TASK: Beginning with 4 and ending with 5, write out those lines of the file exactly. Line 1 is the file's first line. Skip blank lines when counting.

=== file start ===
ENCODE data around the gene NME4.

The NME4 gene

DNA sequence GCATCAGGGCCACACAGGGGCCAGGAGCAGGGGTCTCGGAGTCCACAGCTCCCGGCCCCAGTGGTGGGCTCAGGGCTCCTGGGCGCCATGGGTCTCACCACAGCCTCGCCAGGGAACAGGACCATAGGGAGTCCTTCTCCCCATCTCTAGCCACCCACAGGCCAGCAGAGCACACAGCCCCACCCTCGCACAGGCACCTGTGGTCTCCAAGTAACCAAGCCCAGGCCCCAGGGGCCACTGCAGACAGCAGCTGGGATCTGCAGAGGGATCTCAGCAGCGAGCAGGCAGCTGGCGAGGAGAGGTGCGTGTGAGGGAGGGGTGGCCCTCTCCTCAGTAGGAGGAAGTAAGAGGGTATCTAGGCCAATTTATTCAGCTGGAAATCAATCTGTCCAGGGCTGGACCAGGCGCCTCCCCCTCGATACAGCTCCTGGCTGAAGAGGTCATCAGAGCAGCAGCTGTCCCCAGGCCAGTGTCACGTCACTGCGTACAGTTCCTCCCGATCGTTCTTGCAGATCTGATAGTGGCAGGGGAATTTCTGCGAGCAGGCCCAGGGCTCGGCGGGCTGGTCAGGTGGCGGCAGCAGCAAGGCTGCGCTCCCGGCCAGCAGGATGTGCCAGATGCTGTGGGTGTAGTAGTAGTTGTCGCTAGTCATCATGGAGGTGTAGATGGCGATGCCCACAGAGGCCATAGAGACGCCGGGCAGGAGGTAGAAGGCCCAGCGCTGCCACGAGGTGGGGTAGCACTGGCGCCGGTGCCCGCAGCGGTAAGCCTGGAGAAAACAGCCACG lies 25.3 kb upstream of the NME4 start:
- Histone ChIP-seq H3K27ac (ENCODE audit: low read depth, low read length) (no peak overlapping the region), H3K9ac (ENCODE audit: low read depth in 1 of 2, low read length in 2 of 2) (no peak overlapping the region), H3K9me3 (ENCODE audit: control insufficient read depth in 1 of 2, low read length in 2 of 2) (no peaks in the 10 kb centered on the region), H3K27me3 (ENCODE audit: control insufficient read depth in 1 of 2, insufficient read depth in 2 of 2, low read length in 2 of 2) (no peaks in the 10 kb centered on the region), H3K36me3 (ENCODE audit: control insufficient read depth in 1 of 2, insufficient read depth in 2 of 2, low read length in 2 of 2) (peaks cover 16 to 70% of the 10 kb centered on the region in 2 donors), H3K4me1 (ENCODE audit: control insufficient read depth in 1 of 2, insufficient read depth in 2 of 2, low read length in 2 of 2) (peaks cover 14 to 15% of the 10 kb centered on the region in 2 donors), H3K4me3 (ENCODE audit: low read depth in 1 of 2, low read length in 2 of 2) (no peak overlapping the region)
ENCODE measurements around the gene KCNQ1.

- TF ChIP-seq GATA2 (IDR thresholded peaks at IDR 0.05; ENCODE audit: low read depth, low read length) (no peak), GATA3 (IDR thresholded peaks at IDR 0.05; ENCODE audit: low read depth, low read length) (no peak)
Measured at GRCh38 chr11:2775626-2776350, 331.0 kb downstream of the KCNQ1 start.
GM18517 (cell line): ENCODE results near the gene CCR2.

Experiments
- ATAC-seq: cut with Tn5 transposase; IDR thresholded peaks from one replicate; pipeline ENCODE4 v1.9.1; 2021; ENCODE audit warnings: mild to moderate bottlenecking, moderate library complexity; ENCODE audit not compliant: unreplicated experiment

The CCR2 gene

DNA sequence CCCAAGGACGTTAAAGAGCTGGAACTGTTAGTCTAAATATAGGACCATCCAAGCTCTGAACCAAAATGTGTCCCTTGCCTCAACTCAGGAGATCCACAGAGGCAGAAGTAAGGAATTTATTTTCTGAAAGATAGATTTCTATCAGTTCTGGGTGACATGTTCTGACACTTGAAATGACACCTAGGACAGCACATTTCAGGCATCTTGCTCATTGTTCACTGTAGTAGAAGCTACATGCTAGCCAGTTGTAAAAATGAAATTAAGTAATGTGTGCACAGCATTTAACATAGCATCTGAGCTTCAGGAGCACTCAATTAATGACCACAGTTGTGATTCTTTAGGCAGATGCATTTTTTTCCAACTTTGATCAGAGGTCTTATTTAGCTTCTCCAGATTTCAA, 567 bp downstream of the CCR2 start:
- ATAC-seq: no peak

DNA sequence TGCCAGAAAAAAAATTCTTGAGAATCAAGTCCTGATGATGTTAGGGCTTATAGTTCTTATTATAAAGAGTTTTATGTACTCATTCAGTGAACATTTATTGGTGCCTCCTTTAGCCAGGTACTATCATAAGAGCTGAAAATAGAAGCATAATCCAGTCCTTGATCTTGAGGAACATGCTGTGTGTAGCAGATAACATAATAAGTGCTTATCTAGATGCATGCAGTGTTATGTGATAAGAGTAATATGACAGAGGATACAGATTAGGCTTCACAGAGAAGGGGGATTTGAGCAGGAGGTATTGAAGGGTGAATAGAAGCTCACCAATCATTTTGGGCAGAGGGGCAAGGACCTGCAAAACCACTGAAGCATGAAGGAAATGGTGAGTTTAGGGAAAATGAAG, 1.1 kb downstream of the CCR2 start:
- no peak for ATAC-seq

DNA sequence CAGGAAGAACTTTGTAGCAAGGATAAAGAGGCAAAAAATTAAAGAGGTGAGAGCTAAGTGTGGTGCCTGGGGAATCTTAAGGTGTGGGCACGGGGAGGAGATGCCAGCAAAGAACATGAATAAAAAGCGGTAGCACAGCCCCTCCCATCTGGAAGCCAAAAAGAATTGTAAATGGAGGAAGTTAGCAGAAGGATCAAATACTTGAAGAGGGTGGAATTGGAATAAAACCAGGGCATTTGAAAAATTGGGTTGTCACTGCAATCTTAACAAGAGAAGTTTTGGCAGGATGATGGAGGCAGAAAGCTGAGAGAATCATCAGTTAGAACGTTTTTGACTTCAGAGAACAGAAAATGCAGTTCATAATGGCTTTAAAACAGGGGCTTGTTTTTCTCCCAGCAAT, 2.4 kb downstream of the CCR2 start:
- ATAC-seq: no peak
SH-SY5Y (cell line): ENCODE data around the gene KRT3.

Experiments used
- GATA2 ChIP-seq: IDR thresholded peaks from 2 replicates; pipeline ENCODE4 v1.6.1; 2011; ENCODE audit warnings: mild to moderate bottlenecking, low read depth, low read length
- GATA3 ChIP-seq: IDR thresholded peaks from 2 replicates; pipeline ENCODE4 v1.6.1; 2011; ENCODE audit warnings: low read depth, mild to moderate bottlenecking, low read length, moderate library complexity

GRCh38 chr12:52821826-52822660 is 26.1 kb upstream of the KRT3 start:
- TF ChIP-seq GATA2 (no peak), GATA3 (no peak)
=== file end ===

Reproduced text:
- Histone ChIP-seq H3K27ac (ENCODE audit: low read depth, low read length) (no peak overlapping the region), H3K9ac (ENCODE audit: low read depth in 1 of 2, low read length in 2 of 2) (no peak overlapping the region), H3K9me3 (ENCODE audit: control insufficient read depth in 1 of 2, low read length in 2 of 2) (no peaks in the 10 kb centered on the region), H3K27me3 (ENCODE audit: control insufficient read depth in 1 of 2, insufficient read depth in 2 of 2, low read length in 2 of 2) (no peaks in the 10 kb centered on the region), H3K36me3 (ENCODE audit: control insufficient read depth in 1 of 2, insufficient read depth in 2 of 2, low read length in 2 of 2) (peaks cover 16 to 70% of the 10 kb centered on the region in 2 donors), H3K4me1 (ENCODE audit: control insufficient read depth in 1 of 2, insufficient read depth in 2 of 2, low read length in 2 of 2) (peaks cover 14 to 15% of the 10 kb centered on the region in 2 donors), H3K4me3 (ENCODE audit: low read depth in 1 of 2, low read length in 2 of 2) (no peak overlapping the region)
ENCODE measurements around the gene KCNQ1.